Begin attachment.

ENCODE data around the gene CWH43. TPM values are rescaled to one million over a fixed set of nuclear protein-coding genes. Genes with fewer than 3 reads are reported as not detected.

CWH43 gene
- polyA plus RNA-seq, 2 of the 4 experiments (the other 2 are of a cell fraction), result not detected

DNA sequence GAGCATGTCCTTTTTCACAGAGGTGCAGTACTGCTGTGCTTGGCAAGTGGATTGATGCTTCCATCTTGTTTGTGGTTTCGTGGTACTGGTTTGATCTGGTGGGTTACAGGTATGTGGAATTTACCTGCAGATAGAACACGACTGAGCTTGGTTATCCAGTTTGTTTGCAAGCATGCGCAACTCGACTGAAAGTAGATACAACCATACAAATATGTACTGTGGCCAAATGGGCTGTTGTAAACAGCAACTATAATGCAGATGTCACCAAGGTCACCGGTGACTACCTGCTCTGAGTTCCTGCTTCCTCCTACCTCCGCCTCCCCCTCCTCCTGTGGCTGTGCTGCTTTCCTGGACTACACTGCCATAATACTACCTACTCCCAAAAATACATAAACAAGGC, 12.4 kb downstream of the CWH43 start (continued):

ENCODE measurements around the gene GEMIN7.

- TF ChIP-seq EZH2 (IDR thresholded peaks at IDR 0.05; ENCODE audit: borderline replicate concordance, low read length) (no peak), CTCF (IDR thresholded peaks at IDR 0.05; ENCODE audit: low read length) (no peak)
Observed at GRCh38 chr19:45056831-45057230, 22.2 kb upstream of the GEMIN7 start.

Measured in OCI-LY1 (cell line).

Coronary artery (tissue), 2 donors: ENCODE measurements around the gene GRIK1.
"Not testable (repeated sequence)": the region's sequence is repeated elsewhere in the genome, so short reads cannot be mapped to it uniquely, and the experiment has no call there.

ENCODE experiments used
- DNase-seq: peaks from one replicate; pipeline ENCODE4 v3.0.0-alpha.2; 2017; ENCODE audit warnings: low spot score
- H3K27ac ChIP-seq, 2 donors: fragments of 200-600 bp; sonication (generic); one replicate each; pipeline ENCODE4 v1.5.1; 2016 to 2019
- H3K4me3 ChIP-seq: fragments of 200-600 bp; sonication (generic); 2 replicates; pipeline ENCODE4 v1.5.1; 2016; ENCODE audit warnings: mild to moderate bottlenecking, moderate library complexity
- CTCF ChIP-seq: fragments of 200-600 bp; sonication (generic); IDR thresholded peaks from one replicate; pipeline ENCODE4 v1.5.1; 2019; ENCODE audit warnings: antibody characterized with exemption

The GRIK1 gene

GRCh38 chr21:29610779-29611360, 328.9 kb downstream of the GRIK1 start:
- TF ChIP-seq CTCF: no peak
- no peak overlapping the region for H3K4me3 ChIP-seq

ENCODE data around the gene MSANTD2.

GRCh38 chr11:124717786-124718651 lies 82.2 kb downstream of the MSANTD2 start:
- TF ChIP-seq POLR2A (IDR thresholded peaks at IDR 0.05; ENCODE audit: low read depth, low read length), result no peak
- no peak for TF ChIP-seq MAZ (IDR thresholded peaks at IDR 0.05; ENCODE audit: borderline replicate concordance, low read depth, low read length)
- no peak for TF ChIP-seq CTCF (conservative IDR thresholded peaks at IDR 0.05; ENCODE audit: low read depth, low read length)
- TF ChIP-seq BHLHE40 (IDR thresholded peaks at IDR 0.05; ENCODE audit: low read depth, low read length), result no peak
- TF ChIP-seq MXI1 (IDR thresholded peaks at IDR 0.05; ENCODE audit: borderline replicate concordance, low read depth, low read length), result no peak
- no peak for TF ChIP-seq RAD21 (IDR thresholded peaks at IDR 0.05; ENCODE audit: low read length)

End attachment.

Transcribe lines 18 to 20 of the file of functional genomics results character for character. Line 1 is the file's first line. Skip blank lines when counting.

- TF ChIP-seq CTCF: no peak
- no peak overlapping the region for H3K4me3 ChIP-seq

ENCODE data around the gene MSANTD2.